Extensive use of fertilizers and chemical pesticides had resulted in soil and water pollution. Fossil fuels such as petrol and coal are used in the manufacture of fertilizers and pesticides. To reduce pollution and over usage of our non-renewable resources like coal, petroleum, etc., an alternative method has been successfully developed to safeguard natural resources. To maintain soil fertility and soil improvement, fertilizers of biological origin called biofertilizers have been developed.
Artificial inoculation of rice and other crop fields with cyanobacteria (Anabaena, Calothrix, Gleocapsa, Lyngbya, Nostoc, Oscillatoria, Scytonema) has attracted much attention to increase fertility in several countries. The term 'biofertilizer' denotes all the nutrient inputs of biological origin for plant growth. Biological origin refers to microbes producing nitrogen compounds. Bacteria and cyanobacteria are known to fix atmospheric nitrogen and are known as biofertilizers. Nitrogen fixing bacteria like Azotobacter, Bacillus and Rhizobium increased the crop yield to 20%. Pseudomonas striata are used as seed inoculants as biofertilizer coats for cereals.
Various leguminous plants like Crotalaria juncea, Cassia mimusoides, Glycine max, Indigofera linifolia, Sesbania rostrata, Acacia nilotica,
Leucena, Lathyrus and Mucuna are used as green manures. They accumulate more than 80 Kg of nitrogen per hectare in the soil when grown as green manures.
Azolla is an aquatic fern, which contains an endophytic cyanobacterium Anabaena azollae in its leaves. It is used as a biofertilizer in rice field. Out of six species of Azolla, A. pinnata is widely employed as a successful biofertilizer in Indian rice fields. It adds 30 Kg of nitrogen per hectare where the yield is equivalent to that of urea or ammonium phosphate.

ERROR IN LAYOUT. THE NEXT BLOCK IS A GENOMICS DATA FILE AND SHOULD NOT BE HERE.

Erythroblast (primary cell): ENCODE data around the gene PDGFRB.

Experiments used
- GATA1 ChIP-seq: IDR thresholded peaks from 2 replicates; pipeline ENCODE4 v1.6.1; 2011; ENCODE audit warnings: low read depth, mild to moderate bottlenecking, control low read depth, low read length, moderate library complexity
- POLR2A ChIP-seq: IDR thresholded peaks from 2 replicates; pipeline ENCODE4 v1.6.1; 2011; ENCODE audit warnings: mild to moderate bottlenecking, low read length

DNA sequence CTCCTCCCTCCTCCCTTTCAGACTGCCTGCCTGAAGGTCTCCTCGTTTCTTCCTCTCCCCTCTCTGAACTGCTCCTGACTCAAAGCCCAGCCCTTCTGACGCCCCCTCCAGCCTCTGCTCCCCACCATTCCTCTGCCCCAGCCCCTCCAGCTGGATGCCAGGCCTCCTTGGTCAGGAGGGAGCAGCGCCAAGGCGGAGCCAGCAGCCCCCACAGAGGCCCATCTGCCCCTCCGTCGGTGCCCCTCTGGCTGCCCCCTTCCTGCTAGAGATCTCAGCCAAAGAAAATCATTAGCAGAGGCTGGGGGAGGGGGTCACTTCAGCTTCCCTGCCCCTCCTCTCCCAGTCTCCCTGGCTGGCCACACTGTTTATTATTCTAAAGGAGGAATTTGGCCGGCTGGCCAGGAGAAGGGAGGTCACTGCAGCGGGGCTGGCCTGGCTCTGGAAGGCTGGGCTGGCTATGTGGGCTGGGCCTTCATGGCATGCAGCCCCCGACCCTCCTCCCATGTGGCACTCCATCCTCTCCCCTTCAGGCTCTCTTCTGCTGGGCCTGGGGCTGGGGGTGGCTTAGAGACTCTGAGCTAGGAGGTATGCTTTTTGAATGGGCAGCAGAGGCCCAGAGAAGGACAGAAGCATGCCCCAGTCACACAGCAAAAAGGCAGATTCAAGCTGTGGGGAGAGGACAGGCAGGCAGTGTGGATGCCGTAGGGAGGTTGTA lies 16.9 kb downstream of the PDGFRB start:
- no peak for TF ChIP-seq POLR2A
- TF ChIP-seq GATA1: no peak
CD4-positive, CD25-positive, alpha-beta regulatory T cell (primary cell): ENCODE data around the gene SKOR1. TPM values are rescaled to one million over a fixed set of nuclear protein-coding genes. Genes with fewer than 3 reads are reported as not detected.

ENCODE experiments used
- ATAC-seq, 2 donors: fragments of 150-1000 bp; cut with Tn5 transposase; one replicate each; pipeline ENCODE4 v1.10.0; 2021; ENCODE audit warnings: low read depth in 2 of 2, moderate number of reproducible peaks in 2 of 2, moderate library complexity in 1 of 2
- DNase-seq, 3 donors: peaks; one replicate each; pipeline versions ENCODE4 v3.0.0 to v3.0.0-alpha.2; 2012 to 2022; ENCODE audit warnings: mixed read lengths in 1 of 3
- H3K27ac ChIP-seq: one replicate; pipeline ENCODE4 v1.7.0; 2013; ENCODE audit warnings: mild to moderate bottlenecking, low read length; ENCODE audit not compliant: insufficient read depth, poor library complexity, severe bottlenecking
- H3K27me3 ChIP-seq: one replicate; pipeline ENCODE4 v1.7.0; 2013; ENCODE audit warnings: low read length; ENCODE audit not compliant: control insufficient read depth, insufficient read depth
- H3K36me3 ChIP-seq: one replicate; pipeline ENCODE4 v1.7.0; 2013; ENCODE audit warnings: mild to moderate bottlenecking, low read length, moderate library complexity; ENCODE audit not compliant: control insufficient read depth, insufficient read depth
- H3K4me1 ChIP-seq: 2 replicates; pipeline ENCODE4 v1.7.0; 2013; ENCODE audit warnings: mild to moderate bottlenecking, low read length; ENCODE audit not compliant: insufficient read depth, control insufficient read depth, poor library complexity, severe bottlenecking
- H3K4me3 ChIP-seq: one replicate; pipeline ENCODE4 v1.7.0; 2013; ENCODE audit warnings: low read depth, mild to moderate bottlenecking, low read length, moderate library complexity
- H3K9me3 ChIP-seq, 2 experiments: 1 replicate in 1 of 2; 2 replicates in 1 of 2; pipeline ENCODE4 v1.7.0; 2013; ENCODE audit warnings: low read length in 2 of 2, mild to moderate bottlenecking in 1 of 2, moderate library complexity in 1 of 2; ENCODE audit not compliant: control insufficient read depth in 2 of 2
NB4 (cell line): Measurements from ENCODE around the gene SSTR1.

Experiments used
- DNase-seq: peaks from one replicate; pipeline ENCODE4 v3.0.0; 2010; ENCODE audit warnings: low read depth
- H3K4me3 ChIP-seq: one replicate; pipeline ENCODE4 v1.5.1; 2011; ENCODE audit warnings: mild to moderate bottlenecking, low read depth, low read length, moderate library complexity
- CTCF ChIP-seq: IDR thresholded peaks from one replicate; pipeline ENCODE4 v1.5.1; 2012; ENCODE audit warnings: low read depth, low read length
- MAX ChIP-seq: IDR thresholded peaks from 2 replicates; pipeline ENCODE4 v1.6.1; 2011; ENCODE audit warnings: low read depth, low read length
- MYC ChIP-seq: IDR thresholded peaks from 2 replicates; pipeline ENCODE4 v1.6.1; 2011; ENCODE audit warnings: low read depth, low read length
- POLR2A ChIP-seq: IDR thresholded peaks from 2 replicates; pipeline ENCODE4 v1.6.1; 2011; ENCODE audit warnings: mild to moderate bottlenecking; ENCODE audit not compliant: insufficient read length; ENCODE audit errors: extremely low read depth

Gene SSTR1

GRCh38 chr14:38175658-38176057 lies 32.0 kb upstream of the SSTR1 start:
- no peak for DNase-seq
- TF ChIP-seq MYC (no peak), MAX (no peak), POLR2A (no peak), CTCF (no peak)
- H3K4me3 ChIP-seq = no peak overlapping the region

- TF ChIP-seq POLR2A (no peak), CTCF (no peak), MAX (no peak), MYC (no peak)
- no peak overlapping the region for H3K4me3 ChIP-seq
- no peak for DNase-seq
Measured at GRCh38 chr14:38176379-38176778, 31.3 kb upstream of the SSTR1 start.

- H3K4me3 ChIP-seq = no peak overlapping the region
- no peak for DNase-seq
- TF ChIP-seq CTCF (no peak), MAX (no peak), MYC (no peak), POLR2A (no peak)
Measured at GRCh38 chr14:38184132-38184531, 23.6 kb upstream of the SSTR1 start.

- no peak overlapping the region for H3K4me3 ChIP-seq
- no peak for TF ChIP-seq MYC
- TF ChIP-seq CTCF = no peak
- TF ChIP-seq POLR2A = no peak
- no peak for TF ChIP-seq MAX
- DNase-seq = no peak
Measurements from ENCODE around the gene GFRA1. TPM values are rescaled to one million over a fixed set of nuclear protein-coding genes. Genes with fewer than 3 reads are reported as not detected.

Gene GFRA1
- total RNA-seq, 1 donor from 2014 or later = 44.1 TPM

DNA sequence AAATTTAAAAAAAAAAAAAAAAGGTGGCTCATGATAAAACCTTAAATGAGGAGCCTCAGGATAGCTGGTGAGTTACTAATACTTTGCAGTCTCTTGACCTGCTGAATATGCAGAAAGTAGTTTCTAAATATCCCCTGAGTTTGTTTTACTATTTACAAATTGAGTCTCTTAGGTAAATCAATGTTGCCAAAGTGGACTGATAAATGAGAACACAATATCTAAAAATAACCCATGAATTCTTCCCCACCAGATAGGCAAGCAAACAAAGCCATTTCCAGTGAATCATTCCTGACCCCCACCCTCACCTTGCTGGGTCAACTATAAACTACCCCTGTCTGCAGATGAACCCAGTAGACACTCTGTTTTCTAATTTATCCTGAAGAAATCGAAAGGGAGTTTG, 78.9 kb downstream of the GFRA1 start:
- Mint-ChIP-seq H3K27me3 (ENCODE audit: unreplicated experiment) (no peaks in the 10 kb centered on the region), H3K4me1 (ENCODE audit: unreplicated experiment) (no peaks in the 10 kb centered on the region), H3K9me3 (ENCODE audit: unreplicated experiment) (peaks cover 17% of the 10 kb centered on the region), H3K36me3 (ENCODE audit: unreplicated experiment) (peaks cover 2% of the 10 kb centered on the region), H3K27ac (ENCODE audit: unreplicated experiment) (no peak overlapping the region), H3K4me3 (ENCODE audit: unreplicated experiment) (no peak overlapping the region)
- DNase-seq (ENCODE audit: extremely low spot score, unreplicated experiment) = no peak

Mycorrhiza is a root inhabiting fungus found around or inside the roots of many plants. It increases growth and yield and also provides protection to the roots against edaphic (soil) stresses, pathogen and pests. It helps in the increased uptake of soil and mineral water solution by the plant root system. It provides many uses for the host plants eg. VAM (Vesicular Arbuscular Mycorrhiza) fungi. Mycorrhiza is of two types.
a. Ectotrophic mycorrhiza, which are found only outside the surface of roots of plants. eg. Basidiomycetous fungi.
b. Endotrophic mycorrhiza, which are found inside the roots, in the intercellular spaces and even inside the cell (intra and intercellular) eg. VAM fungi.
1. Biofertilizers are easy to produce in abundance and are available at low cost to the marginal farmers.
2. It increases soil fertility without causing any damage to the soil.
3. Application of biofertilizers increases yield upto 45 per cent and the left over biofertilizers in the soil increases yield as long as the biofertilizer remains in the soil up to 3 to 4 years.
4. Azolla, which is a biofertilizer amends the soil with organic matter. Cyanobacteria in particular secrete growth promoting hormones like indole 3-acetic acid, indole butyric acid, naphthalene acetic acid, aminoacids, protein and vitamins to soil.
5. Cyanobacteria grow well both in acidic as well as in alkaline soils.
Since, cyanobacteria are potent neutralizers, they help in the neutralization of soil. The process of converting untenable, fallow land to cultivable soil is termed as soil reclamation. Blue green algae play a vital role in this conversion.
6. Symbiotic nitrogen fixing Rhizobium is a biofertilizer. It adds 50 to 150 Kg of nitrogen to soil per hectare. Azatobacter and Azospirillum secrete antibiotics which act as biopesticides.
Ectotrophic mycorrhiza, which acts as a biofertilizer, increases the surface area of the roots of host plants, so that more absorption of nutrients by the roots is made possible.